The Economy

Retail Sales Fall 1.1% in Largest Pandemic Drop

“The economy will bounce back strongly in [Q2] as vaccine deployment reaches critical mass but until then it’s going to be a long, bleak winter."
Matthew HellerDecember 16, 2020

U.S. retail sales fell in November by the largest amount since the onset of the coronavirus pandemic, setting the stage for what could be a “bleak winter” for retailers before vaccines are widely available.

The Department of Commerce reported Wednesday that retail sales dropped 1.1% last month, the second straight monthly decline. Economists had expected sales would be down 0.3%.

Sales fell at restaurants, auto dealers, gas stations, clothing stores, department stores, and places that sell home furnishings and electronics. The only segments to post higher sales were grocers, home centers, and internet retailers — and even then the gains were small.

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The drops over the past two months “marked the end of several months of growth in retail spending after sharp declines earlier this year when the coronavirus pandemic triggered widespread business closures,” The Wall Street Journal said.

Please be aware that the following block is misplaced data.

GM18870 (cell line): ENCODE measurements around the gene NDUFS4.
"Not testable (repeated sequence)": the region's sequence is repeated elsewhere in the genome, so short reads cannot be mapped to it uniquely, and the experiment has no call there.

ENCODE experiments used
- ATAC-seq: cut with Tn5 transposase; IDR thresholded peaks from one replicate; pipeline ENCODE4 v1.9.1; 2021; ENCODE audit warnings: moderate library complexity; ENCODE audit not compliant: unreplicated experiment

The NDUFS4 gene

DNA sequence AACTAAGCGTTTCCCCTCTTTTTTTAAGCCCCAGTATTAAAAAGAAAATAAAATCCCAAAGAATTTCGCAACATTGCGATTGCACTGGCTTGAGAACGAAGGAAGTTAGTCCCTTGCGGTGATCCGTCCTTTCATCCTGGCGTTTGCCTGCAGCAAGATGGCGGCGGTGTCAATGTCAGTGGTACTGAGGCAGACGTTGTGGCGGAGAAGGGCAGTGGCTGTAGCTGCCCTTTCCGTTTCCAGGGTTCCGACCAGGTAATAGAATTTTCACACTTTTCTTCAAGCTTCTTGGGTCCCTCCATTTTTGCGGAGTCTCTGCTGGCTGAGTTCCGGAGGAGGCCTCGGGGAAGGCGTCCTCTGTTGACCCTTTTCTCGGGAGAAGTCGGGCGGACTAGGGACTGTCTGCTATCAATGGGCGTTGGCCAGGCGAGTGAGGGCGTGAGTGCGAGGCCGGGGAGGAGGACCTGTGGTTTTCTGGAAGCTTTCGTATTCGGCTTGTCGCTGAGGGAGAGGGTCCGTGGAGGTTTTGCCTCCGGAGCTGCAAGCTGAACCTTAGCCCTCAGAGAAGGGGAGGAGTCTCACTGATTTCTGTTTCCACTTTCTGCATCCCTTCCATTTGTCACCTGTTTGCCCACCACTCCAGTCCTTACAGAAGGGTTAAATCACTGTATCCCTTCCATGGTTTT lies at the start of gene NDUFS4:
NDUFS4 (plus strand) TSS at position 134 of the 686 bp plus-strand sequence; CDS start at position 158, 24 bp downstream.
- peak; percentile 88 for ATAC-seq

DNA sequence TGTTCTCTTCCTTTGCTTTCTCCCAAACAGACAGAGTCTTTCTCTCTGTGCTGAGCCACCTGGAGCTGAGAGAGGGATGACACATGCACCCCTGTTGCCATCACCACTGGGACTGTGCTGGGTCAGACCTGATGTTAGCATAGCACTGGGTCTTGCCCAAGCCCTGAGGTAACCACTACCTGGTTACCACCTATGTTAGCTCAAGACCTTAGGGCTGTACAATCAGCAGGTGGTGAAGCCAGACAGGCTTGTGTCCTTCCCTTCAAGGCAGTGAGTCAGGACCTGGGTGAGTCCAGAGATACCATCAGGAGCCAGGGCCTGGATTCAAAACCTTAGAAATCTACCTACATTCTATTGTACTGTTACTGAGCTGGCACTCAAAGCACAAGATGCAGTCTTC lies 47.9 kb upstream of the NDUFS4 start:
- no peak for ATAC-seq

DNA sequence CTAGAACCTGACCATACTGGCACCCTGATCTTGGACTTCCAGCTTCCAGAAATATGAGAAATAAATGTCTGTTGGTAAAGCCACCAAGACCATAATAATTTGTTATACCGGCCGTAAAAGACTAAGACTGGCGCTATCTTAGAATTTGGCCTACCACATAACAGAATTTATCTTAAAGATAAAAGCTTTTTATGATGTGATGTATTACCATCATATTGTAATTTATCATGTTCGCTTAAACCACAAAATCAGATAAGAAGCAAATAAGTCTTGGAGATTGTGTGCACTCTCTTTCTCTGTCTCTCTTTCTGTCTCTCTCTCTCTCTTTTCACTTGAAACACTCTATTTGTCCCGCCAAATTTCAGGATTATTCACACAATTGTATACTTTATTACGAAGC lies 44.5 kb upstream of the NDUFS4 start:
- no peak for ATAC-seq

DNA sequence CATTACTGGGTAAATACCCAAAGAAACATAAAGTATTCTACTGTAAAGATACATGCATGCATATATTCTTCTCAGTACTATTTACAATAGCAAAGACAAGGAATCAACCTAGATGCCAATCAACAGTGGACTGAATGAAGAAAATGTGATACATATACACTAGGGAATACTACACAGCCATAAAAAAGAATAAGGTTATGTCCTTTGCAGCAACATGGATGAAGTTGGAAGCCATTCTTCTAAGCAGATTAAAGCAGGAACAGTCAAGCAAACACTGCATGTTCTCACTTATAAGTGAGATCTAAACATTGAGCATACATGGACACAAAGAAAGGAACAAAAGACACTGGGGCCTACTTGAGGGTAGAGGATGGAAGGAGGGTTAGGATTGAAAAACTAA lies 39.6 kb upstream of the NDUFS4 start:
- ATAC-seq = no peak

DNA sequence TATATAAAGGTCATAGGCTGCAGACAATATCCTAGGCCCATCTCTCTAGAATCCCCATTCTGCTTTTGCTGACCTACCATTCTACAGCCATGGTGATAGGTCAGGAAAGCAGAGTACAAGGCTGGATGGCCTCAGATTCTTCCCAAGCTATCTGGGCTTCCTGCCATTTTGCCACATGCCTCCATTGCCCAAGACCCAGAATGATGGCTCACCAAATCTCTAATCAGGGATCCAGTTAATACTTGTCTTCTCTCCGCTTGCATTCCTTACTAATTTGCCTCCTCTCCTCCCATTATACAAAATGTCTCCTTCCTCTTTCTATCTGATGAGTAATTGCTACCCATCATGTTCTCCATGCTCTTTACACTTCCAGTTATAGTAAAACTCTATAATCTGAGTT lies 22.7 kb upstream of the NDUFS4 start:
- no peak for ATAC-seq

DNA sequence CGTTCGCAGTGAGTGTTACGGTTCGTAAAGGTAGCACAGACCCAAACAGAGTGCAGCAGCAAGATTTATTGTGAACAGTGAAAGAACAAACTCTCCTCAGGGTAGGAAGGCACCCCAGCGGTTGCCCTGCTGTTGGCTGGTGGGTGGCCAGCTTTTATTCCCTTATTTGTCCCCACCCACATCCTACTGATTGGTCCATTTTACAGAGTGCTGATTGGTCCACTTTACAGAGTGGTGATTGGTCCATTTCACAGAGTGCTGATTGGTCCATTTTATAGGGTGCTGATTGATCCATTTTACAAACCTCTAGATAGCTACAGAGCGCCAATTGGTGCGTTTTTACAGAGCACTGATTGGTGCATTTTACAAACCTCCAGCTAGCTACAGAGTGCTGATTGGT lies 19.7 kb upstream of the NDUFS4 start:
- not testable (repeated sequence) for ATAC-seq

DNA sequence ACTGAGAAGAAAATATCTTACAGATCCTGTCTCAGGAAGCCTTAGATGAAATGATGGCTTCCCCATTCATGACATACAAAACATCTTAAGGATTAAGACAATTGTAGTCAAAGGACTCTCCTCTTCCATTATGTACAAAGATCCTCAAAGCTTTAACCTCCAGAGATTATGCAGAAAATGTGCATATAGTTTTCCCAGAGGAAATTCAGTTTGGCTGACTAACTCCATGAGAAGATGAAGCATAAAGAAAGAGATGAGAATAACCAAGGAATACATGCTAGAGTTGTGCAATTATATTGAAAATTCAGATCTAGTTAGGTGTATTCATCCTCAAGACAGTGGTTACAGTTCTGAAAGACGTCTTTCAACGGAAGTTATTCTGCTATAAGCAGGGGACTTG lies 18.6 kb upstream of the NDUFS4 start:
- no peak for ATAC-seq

With federal relief programs having expired, future relief uncertain, and the coronavirus surging, economists see more pain ahead for retailers until mass distribution of vaccines coaxes shoppers back into stores.

Congressional leaders on Wednesday were reportedly close to a deal on a $900 billion relief bill that was expected to include enhanced unemployment insurance and another round of direct payments to households.

“The economy will bounce back strongly in the second quarter as vaccine deployment reaches critical mass, allowing restrictions to be eased, but until then it’s going to be a long bleak winter,” said Paul Ashworth, chief U.S. economist at Capital Economics.

James Knightley, an economist at ING Financial Markets, expects gross domestic product to contract about 1.2% in the first quarter of 2021 after increasing around 1.5% to 2% in the fourth quarter of 2020.

“We’ve got to be braced for a period of two, three, four months of extreme vulnerability for the economy,” he told the Journal.

Bars and restaurants posted a 4% drop in sales in November, marking the second decline in a row and the largest since April during the height of the pandemic, authorities put new limits on indoor dining or hours of operation. Even internet sales, a pandemic bright spot, rose only 0.2%.

(Photo by Stephanie Keith/Getty Images)